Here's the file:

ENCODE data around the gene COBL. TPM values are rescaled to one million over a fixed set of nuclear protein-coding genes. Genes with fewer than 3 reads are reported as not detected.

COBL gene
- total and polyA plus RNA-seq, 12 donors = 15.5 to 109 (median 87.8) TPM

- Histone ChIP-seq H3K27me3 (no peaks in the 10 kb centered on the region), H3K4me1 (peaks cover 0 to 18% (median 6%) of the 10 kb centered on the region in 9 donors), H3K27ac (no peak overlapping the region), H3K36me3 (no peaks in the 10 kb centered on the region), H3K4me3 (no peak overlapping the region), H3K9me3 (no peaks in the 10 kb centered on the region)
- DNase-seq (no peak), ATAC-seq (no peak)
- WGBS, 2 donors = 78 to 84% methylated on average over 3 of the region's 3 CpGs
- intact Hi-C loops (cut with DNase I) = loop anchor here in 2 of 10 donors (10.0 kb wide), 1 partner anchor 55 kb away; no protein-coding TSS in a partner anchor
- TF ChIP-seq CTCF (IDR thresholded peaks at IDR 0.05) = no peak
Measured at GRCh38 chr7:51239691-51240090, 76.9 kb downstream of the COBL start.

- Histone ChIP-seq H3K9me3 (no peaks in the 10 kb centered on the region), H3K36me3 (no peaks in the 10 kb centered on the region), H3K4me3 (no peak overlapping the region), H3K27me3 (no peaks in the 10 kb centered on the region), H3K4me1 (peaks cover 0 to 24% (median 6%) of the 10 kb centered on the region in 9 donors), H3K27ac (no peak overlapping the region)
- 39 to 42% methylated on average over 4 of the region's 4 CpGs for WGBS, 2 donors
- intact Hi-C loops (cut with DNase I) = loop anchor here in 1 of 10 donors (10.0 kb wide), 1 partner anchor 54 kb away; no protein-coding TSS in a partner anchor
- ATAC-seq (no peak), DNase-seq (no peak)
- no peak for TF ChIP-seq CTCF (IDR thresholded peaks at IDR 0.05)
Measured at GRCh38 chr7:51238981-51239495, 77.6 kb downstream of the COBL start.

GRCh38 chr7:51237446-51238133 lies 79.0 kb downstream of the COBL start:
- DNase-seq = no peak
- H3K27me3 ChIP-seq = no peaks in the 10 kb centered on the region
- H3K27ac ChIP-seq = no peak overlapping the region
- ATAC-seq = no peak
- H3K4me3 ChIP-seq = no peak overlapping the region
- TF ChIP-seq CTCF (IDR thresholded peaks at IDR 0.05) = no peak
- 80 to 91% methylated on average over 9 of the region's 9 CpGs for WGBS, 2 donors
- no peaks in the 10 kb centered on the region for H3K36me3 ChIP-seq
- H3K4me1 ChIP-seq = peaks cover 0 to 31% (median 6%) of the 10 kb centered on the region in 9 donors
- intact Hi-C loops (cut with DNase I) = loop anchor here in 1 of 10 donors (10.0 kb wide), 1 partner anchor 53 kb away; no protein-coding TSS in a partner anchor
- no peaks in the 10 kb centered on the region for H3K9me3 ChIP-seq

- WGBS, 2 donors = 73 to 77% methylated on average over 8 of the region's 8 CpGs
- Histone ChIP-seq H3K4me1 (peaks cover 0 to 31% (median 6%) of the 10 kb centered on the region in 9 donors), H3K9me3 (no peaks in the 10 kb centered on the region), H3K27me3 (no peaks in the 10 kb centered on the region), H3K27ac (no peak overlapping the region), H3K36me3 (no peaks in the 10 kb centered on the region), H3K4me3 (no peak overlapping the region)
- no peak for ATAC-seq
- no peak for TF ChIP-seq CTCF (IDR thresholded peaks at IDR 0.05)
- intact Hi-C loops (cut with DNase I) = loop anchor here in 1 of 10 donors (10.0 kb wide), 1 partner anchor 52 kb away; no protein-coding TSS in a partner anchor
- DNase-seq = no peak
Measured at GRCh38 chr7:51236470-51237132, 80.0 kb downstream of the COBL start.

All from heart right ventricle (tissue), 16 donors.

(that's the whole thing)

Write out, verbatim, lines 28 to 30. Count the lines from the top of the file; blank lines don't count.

- WGBS, 2 donors = 73 to 77% methylated on average over 8 of the region's 8 CpGs
- Histone ChIP-seq H3K4me1 (peaks cover 0 to 31% (median 6%) of the 10 kb centered on the region in 9 donors), H3K9me3 (no peaks in the 10 kb centered on the region), H3K27me3 (no peaks in the 10 kb centered on the region), H3K27ac (no peak overlapping the region), H3K36me3 (no peaks in the 10 kb centered on the region), H3K4me3 (no peak overlapping the region)
- no peak for ATAC-seq